A long time ago in a galaxy far, far away, a film about a charismatic, prodigal figure embarking on a long perilous journey to deliver precious and unlawful cargo, while pursued by an evil force bent on our hero's destruction hit cinemas and wowed audiences, taking a huge amount of money and consequently opening the door to an extended franchise. That film wasn't Star Wars.
I am of course talking about the second highest grossing film of 1977- Smokey & The Bandit, and not that other film that launched that other behemoth of a franchise.
Now more than thirty years have passed since its original release, but Smokey and the Bandit retains its ineffable charm, largely thanks to its cast. Burt Reynolds reminds us why he was such a big star in the '70s, Jackie Gleason is on iconic form and Sally Field who plays it flirtatious and sexy, and together with Reynolds achieves an irresistible on-screen chemistry that probably has a lot to do with their off-screen relationship. That chemistry is the only thing, other than the on-screen crashes that meshes everything together, and the only time the script feels anything like a real script is when the two are fizzing at one another- a situation that becomes infinitely more forgivable when you consider that this was meant to be a B Movie caper.
Smokey & The Bandit is the archetypal cross-country chase caper- in fact about 90% of the film's interest lies in its driving set-pieces. At the end of the day, it's just one long chase, punctuated by various expensive looking, though never fatal car crashes and brief opportunities for some good ole boy humour- there is little time to really become invested in the characters of the semblance of a plot, but that is sort of the point. Really, Smokey & The Bandit could and should have been subtitled "Or 101 Ways to Crash a Police Cruiser", given that most of the scenes end with Jackie Gleason's Sheriff Buford T Justice shaking his fist at that sumbitch Bandit from the driver's seat of what's left of his car.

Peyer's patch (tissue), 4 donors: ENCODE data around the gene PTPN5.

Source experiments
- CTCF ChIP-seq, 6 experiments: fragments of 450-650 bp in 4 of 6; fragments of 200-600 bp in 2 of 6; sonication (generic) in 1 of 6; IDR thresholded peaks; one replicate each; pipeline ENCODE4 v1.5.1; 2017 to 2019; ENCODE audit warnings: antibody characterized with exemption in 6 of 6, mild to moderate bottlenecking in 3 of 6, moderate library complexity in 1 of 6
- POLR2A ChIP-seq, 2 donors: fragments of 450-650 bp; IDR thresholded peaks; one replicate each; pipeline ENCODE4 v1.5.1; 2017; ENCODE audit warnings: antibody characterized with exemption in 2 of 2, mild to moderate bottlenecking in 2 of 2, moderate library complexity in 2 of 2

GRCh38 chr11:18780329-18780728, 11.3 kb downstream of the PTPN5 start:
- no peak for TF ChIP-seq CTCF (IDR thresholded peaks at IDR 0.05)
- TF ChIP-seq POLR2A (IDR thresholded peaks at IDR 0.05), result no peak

At the end of the day, it's a harmless, entertaining yarn. It would never win any awards (though it did pick up an Oscar nomination for best editing), but for pure unrestrained joy it's difficult to match, let alone beat. And in star Jerry Reed's "Eastbound and Down", the film can claim one of the most memorable of original theme tunes. It's also a reminder that Burt Reynolds could somehow convince that his incredibly smarmy act- which would be instantly unlikeable in anyone else- could actually work in some films that didn't employ him in a post-modern, knowing fashion. In Smokey, he oozes charisma and cool, and it's surprisingly easy to ignore the fact that he is clearly just a little too invested in himself for comfort.
This is very much a tale of success in spite of circumstances- the source material, being some 33 years old and counting, is dealt with faithfully and lovingly: colours pop like never before, and the level of detail is a definite improvement on the DVD release I also own, even if skin tones are a little orange for my liking. But then I suppose we are talking about Burt Reynolds. Elsewhere, the film still holds a lot of grain, and the period-specific faded blacks, but both elements make it look very much of its own time, so they aren't terribly off-putting.
The audio transfer is another pretty much thankless task, thanks to the ravages of time, and everything sounds just a little flat, which is particularly unfortunate for the action-heavy chase and crash sequences, which would have been given a very welcome injection from a cleaner audio track.